Because people are familiar with alcohol’s typical users, not just psychos cherry-picked by the media, the alcohol incidents are properly viewed as extremely rare mental-health cases. Due to yellow journalism responsible bath salts users are invisible. Instead of banning bath salts for minors and objectively studying the chemicals, politicians have responded to the distorted media attention by declaring all adults who possess them criminals.
* Addendum (June 28, 2012) – The full toxicology report of Rudy Eugene released on June 27, 2012 reported that the only drug found in his body was marijuana. The common chemicals in drugs sold as bath salts were absent. LINK
Addendum (July 2, 2012) – On June 26, 2012, a bus driver identified as “Dong” drank heavily at lunch in Wenzhou, China. Whereas his drinking buddies merely passed out, Dong ran into traffic and blocked a woman’s car. He climbed onto the hood and began smashing her windshield. When she exited the vehicle to escape, Dong tackled her and began eating her face. LINK
1. Martin Barillas, “‘Connecticut Cannibal’ Held on $1 Million Bond,” EnergyPublisher.com, 1 Feb. 2012. LINK
2. Matt Blake, “Russian Man Kills and Eats Drinking Partner ….,” DailyMail.co.uk, 26 Mar. 2012. LINK
3. Martin Brecher, et al., “Phencyclidine and Violence,” J. Clin. Psychopharmacol., Dec. 1988.
4. Jamie Doward, “Mephedrone More Popular Since Being Banned,” Guardian.co.uk, 10 Mar. 2012. LINK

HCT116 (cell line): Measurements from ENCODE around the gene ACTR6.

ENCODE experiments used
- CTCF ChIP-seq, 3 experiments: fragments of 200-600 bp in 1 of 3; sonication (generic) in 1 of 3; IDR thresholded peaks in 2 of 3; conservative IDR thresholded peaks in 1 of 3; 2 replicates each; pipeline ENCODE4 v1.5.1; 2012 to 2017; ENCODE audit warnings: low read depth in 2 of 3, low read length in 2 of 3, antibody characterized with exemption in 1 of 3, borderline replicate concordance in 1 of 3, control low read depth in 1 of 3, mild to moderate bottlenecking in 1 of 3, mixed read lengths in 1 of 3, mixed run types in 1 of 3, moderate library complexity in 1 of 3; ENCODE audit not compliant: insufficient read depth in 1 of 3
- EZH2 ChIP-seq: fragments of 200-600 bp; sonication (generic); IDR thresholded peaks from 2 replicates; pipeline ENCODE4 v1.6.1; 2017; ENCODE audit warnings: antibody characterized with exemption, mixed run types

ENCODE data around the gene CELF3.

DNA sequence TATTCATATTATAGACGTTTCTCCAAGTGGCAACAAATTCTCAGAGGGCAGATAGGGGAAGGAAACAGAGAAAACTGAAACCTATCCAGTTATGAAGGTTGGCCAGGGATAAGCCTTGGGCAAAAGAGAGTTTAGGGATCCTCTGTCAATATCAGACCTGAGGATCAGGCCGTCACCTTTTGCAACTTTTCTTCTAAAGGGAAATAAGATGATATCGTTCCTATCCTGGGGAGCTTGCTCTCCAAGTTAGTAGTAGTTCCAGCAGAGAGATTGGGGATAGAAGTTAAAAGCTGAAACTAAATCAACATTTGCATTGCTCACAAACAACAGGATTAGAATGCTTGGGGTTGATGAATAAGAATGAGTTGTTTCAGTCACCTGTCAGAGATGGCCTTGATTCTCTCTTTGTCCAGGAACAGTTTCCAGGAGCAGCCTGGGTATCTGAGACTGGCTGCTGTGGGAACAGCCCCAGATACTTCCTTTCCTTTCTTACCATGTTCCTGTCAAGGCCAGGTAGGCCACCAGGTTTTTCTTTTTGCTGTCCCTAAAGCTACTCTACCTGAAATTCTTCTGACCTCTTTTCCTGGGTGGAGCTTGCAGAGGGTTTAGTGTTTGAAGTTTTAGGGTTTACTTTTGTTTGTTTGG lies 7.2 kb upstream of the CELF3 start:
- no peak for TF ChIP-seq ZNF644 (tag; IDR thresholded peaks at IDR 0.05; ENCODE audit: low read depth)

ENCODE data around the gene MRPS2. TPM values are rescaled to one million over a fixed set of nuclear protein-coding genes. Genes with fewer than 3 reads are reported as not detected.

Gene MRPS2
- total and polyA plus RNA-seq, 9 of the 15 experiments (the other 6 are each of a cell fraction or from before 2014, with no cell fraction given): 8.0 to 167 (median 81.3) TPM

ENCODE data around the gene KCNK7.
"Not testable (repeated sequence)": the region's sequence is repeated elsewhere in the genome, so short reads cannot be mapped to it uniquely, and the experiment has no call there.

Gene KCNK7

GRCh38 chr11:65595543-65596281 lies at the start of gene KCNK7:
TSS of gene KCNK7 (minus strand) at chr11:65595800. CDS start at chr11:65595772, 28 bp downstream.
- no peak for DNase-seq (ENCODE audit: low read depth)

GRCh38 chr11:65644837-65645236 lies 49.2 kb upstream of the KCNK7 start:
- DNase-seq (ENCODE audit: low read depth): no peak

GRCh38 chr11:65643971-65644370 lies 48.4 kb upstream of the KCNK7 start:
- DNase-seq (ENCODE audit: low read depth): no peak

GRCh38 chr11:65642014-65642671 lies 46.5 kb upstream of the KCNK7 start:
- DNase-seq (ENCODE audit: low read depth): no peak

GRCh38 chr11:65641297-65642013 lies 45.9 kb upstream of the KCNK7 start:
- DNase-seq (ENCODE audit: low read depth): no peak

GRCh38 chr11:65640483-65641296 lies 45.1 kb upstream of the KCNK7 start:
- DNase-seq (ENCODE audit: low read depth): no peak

5. “Husband Bites Wife’s Ear in Drunken Rage,” Siasat.com, 4 July 2011. LINK
6. “Politics of Facebook,” New Scientist, 24 Apr. 2010.
Posted: June 8th, 2012 | Filed under: bath salts, drugs, legalization, media bias | 10 Comments »
On May 26, 2012, a naked Rudy Eugene ate the face of Ronald Poppo by a Miami causeway. That evening CBS Miami featured the following interchange between news anchor Cynthia Demos and reporter Tiffani Helberg:
Cynthia Demos: The officer believes the man clearly, clearly was on some very, very powerful drugs.
Tiffani Helberg: That’s right, Cynthia. The Fraternal Order of Police president [Armando Aguilar] tells me this crop of LSD [bath salts] is a major threat to police officers as well as the rest of us. He says it turns normal people into monsters that possess this superhuman strength and no ability to feel pain. He believes that’s what was behind the incident that unfolded here …. (5)
Everything Helberg said was false and there was no evidence Eugene was on drugs. However, based largely on Aguilar’s specious speculation the media released an avalanche of drug bashing on bath salts. Bath salts usually refer to synthetic versions of cathinone, the psychoactive chemical in the khat bush. Khat leaves have been consumed by Africans for over 700 years without being associated with bizarre behavior. They use it in the same cultural manner that Westerners use caffeine.
Cathinones are merely stimulants. When researchers go beyond colorful anecdotes and urban myths the evidence is scant that stimulants cause violence and they certainly do not cause superhuman strength or an inability to feel pain. (6) Extreme use of any stimulant – even caffeine – can cause temporary psychosis, and can trigger schizophrenia in those that are predisposed to it. (These effects are not limited to drugs. Extreme sleep deprivation can also cause temporary psychosis, and any highly stressful event can trigger schizophrenia in those that are predisposed.)
Psychosis and drug use are not statistically significant predictors of violence by themselves. It is only when both are combined with violent tendencies that it is problematic. (3,7) Violent people and those with severe mental health issues should avoid overusing stimulants, just like they should avoid overusing the drug whose correlation with violence dwarfs all others – alcohol. (2) (Read about “Legal Drug Linked to More Cannibalism than Bath Salts.”)
The Doctor Who Had Fun